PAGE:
q) as depicted in an historiated initial "S", at the beginning of a set of prayers for her feast, in the earlier fourteenth-century Stowe Breviary (ca. 1322-1325; London, BL, MS Stowe 12, fol. 332r):


r) as depicted (martyrdom) in an earlier fourteenth-century French-language legendary of Parisian origin with illuminations attributed to the Fauvel Master (ca. 1327; Paris, BnF, ms. Français 183, fol. 96v):


s) as twice depicted (bottom at left: Cecilia and Valerian receive floral crowns from an angel; bottom at right: at Valerian's baptism) in an earlier fourteenth-century copy of books 9-16 of Vincent of Beauvais' _Speculum historiale_ in its French-language version by Jean de Vignay (ca. 1335; Paris, BnF, ms. Arsenal 5080, fol. 166r):


t) as depicted (at right; at left, St. Andrew) as depicted in a panel of an earlier fourteenth-century glass window (ca. 1340) in the entrance hall -- an enclosed porch -- of the Basilika Mariä Himmelfahrt in Gurk (Land Kärnten):


u) as depicted (wearing a floral crown) by Bernardo Daddi in a mid-fourteenth-century panel painting (ca. 1347; from a dismembered altarpiece) in the Museo diocesano in Milan:



v) as depicted (martyrdom) in a mid- to later fourteenth-century breviary for the Use of Paris ("Breviary of Charles V"; betw. 1347 and 1380; Paris, BnF, ms. Latin 1052, fol. 572r):


w) as depicted (at right; at left, St. Valerian) in a mid-fourteenth-century copy, from the workshop of Richard and Jeanne de Montbaston, of the _Legenda aurea_ in its French-language version by Jean de Vignay (1348; Paris, BnF, ms. Français 241, fol. 309r):


x) as depicted (at right; at left, St. Valerian; receiving floral crowns from an angel) by the Master of the Pesaro Crucifix in a later fourteenth-century panel painting (ca. 1375-1380) in the Philadelphia Museum of Art:


y) as depicted (at right; at left, St. Valerian; receiving floral crowns from two angels) in an historiated initial "L" in a late fourteenth-century missal for the Use of Saint-Didier at Avignon (Avignon, Bibliothèque-Médiathèque Municipale Ceccano, ms. 138, fol. 278r):


z) as depicted (at left; at right, the still pagan Valerian) in a late fourteenth- or early fifteenth-century copy of the _Legenda aurea_ in its French-language version by Jean de Vignay (Rennes, Bibliothèque de Rennes Métropole, ms. 266, fol. 319r):


aa) as depicted (scenes) by Lippo d'Andrea in a very late fourteenth- or early fifteenth-century fresco cycle (after 1394) in the vestry of Florence's chiesa di Santa Maria del Carmine:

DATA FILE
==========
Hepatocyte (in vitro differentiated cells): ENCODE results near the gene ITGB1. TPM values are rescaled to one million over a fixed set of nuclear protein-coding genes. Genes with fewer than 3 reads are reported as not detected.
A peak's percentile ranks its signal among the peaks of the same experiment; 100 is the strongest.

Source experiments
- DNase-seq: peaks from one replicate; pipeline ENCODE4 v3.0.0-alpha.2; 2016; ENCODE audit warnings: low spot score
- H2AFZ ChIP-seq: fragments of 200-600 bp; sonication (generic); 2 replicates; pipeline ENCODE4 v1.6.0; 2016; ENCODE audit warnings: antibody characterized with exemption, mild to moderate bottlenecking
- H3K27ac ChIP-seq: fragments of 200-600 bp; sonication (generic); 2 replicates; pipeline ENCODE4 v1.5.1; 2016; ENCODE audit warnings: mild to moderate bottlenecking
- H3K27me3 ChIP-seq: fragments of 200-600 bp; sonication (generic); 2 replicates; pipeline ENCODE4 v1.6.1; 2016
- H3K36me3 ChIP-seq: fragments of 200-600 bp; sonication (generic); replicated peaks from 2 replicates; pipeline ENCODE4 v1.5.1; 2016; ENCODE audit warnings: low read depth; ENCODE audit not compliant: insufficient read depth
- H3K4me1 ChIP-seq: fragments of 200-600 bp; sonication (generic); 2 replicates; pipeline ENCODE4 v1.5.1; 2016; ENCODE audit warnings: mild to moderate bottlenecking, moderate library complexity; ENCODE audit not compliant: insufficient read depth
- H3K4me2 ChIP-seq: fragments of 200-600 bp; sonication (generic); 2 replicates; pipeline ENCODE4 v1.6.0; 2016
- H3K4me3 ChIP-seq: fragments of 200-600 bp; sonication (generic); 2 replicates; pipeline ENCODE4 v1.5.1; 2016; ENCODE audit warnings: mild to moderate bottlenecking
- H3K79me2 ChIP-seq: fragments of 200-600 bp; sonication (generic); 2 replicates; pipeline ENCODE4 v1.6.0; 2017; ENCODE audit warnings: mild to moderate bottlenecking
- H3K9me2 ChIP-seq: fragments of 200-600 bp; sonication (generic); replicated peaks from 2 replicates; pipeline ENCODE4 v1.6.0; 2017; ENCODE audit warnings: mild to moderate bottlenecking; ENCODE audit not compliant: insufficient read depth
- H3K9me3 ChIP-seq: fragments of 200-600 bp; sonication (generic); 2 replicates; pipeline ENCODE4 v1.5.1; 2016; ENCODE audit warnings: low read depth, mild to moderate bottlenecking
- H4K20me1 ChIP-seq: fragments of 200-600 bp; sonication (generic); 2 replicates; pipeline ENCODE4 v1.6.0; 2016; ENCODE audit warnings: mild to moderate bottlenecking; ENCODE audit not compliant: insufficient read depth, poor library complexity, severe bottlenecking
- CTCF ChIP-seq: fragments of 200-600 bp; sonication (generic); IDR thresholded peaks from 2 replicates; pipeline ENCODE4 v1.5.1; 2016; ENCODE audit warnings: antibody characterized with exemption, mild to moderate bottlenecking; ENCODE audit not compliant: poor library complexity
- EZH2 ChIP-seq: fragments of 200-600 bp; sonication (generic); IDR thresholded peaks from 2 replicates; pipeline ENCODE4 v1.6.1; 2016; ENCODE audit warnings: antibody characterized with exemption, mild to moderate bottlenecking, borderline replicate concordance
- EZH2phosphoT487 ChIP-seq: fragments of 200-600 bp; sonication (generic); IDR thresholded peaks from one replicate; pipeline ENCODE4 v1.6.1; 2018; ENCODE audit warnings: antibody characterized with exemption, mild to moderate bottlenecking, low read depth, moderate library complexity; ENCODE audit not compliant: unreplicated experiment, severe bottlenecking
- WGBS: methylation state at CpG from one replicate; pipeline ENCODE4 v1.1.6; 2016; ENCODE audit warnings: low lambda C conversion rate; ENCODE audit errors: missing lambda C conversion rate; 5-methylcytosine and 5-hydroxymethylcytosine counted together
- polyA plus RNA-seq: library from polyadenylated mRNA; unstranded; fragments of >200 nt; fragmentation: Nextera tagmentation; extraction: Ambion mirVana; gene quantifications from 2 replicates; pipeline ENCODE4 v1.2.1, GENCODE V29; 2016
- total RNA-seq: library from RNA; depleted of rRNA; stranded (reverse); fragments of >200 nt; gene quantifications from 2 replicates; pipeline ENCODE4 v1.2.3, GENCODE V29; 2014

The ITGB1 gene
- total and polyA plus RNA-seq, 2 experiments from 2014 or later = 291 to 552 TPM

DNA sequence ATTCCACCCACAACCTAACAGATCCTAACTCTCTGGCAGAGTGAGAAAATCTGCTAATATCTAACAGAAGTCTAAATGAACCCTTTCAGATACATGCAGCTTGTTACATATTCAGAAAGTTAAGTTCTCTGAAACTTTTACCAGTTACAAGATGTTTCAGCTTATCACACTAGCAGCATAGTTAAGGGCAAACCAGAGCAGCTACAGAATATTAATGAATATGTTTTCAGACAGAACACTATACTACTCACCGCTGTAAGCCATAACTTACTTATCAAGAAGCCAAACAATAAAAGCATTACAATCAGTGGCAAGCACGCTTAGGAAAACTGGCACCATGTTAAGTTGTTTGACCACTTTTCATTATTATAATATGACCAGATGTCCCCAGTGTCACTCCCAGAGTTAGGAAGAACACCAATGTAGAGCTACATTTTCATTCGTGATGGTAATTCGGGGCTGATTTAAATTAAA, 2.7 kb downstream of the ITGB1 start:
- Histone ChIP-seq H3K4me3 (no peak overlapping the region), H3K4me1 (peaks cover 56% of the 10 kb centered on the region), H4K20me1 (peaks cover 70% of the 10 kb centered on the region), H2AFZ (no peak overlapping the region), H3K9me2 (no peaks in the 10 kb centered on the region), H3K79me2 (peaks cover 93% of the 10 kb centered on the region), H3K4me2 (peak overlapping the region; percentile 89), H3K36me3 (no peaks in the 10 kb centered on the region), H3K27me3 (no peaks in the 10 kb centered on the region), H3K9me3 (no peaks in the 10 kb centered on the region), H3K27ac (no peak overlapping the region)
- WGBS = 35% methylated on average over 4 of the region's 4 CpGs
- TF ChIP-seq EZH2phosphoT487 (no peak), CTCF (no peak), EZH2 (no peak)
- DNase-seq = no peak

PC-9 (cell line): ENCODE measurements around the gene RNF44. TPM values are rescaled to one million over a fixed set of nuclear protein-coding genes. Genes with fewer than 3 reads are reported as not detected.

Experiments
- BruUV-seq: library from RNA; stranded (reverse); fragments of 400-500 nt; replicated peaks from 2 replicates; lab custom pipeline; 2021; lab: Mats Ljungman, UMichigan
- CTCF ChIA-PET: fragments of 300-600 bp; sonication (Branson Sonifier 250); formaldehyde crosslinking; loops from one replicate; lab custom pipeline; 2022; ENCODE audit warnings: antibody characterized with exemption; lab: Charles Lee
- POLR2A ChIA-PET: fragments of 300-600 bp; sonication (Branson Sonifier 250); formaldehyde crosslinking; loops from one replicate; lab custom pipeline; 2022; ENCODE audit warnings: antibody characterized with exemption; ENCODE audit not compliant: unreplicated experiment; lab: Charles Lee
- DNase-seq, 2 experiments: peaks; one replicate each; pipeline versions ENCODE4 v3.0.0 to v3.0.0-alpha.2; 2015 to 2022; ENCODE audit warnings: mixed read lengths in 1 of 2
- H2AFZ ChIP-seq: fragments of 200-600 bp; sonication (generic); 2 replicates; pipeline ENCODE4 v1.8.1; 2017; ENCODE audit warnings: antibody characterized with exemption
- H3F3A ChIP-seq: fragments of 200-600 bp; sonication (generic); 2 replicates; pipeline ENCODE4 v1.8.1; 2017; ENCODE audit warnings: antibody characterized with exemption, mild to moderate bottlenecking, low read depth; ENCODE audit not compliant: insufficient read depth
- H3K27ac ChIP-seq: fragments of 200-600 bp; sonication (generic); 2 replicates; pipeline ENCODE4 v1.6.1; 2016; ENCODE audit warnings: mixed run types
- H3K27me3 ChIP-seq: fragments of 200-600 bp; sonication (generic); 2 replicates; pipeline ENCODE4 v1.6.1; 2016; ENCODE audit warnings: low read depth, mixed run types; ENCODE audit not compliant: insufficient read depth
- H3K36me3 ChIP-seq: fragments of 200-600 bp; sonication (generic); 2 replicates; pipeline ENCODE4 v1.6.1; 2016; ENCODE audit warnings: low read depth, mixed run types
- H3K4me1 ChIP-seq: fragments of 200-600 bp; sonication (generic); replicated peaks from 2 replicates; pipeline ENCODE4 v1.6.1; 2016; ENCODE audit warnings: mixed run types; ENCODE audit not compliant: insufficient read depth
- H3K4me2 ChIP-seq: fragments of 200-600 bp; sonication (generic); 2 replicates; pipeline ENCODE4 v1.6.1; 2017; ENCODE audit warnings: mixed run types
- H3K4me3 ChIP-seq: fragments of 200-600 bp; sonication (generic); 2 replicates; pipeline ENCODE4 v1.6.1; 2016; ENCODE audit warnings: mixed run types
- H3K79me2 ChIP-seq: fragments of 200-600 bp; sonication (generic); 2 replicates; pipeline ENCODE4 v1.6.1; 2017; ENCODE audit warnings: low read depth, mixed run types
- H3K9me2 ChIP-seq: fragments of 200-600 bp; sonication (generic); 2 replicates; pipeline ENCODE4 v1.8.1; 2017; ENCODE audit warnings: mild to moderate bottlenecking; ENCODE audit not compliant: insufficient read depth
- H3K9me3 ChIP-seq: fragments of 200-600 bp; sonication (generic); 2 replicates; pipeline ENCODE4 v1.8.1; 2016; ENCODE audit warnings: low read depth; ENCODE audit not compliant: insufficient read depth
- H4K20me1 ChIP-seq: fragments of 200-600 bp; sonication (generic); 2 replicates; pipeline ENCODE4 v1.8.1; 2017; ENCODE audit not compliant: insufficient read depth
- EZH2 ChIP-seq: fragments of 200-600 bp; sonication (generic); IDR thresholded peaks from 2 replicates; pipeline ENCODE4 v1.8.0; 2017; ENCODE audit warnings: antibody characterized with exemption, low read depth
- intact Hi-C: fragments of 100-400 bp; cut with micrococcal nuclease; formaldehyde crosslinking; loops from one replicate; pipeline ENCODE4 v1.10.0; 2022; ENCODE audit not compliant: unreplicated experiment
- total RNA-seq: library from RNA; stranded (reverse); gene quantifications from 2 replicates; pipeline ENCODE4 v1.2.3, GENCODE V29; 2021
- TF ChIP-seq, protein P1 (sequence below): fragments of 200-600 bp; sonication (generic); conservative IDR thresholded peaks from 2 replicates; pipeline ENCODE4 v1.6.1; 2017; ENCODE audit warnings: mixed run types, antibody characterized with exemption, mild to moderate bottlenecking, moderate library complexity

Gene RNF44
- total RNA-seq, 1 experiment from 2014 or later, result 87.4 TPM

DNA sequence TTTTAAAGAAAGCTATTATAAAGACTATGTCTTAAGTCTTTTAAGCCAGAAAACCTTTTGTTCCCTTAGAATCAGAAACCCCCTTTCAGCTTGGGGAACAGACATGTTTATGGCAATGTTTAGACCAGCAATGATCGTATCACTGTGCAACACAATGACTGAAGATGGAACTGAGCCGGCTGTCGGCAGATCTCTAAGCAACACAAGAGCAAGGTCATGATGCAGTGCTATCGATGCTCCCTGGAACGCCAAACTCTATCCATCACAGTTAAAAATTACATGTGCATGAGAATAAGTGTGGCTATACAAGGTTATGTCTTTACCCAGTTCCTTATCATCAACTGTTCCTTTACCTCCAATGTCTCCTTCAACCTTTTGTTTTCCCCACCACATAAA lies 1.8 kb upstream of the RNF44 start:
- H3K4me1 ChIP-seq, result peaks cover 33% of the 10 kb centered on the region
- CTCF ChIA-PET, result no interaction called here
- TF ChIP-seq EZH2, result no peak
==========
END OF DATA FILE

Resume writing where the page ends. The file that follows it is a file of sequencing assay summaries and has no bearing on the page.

bb) as depicted (receiving a laurel wreath from an angel) in an historiated initial "O" in the very late fourteenth- and early fifteenth-century Breviary of Martin of Aragon (Paris, BnF, ms. Rothschild 2529, fol. 408r):


cc) as depicted (lower register, second from left, with flowers in her hair) in an early fifteenth-century panel painting of Rhineland origin (ca. 1410; "The Garden of Eden") in the Städelsches Kunstinstitut in Frankfurt am Main:


dd) as depicted (at right, wearing a floral crown; at left, St. Catherine of Siena) by Beato Angelico in a predella panel, from a dismembered earlier fifteenth-century altarpiece (between 1417 and 1429), in the Gallery of The Courtauld Institute of Art in London:


ee) as depicted (wearing a jewelled headdress) in the Suffrages of the earlier fifteenth-century Hours of Catherine of Cleves (ca. 1440; New York, The Pierpont Morgan Library and Museum, Morgan MS M.917, p. 308):


ff) as depicted (at right; at left, St. Valerian; receiving metal crowns from an angel) in a later fifteenth-century copy from Bruges of the _Legenda aurea_ in its French-language version by Jean de Vignay followed by the _Festes nouvelles_ attributed to Jean Golein (ca. 1460-1470; Mâcon, Médiathèque municipale, ms. 3, fol. 149v):


gg) as depicted (at center, between Sts. Valerian and Tiburtius) by Francesco Botticini in a later fifteenth-century panel painting (ca. 1470 in the Museo Thyssen-Bornemisza in Madrid:


hh) as portrayed (wearing a floral crown) in a polychromed statue over the central portal (choir side) of the later fifteenth-century jubé (ca. 1474-1485; this statue probably restored between 1842 and 1882) in the cathédrale Sainte-Cécile in Albi:


Detail view:


The statue in its larger setting:


ii) as depicted (lower register, second from left, after St. Valerian; receiving crowns [his floral, hers metal]) in a later fifteenth-century copy of Vincent of Beauvais' _Speculum historiale_ in its French-language version by Jean de Vignay (ca. 1480-1490; Paris, BnF, ms. Français 245, fol. 179v):


jj) as depicted (right margin at bottom, wearing a metal crown) in a hand-colored woodcut in the Beloit College copy of Hartmann Schedel's late fifteenth-century _Weltchronik_ (_Nuremberg Chronicle_; 1493) at fol. CXVIv:


kk) as depicted (wearing a floral crown) in the late fifteenth-century Isabella Breviary (ca. 1497; London, BL, Add. Ms. 18851, fol. 491v):



ll) as depicted (at right, wearing a floral crown) by the Master of the St. Bartholomew Altarpiece in the central panel, now in the Alte Pinakothek in München, of the dismembered early sixteenth-century altarpiece (ca. 1503) by which he is best known:


mm) as depicted (at right; at left, St. Odilia of Hohenburg) by the Master of Frankfurt -- a Flemish artist -- in an early sixteenth-century panel painting (ca. 1503) in the Historisches Museum Frankfurt in Frankfurt am Main:


nn) as depicted (at center; below her, St. Valerian; both wearing a floral crown; martyrdom) by Amico Aspertini in an early sixteenth-century fresco (ca. 1504-1506) in the Oratory of St. Cecilia in Bologna's chiesa di San Giacomo Maggiore:



oo) as depicted (at right; at left, St. Valerian) by Cornelis Engebrechtsz. in an early sixteenth-century panel painting (ca. 1518-1520) in the Szépművészeti Múzeum in Budapest:




John Dillon